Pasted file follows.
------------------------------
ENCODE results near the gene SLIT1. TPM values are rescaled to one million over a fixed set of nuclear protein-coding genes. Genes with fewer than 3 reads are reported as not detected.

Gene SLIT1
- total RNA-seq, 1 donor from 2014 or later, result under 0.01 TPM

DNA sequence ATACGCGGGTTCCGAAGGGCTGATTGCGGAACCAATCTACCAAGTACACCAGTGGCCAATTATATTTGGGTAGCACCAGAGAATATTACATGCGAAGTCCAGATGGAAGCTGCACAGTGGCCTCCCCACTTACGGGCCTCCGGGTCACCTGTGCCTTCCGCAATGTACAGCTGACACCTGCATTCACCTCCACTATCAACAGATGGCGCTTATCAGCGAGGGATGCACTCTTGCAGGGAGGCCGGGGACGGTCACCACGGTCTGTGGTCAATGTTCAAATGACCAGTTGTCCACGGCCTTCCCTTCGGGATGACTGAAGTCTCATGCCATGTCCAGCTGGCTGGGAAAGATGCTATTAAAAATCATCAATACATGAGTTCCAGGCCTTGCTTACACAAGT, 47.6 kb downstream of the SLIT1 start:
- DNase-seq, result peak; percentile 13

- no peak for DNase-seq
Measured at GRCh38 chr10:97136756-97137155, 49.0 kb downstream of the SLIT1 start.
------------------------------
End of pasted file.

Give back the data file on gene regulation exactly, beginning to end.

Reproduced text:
ENCODE results near the gene SLIT1. TPM values are rescaled to one million over a fixed set of nuclear protein-coding genes. Genes with fewer than 3 reads are reported as not detected.

Gene SLIT1
- total RNA-seq, 1 donor from 2014 or later, result under 0.01 TPM

DNA sequence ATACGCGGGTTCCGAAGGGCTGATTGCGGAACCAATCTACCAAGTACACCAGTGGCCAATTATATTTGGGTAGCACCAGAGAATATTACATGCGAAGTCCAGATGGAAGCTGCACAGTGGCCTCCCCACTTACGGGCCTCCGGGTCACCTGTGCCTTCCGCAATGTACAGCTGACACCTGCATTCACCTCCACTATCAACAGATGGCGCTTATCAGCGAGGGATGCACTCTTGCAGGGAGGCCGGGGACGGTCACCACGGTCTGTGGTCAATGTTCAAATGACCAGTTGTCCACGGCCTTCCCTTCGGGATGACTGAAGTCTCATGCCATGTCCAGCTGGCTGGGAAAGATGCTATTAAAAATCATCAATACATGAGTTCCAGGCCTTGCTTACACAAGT, 47.6 kb downstream of the SLIT1 start:
- DNase-seq, result peak; percentile 13

- no peak for DNase-seq
Measured at GRCh38 chr10:97136756-97137155, 49.0 kb downstream of the SLIT1 start.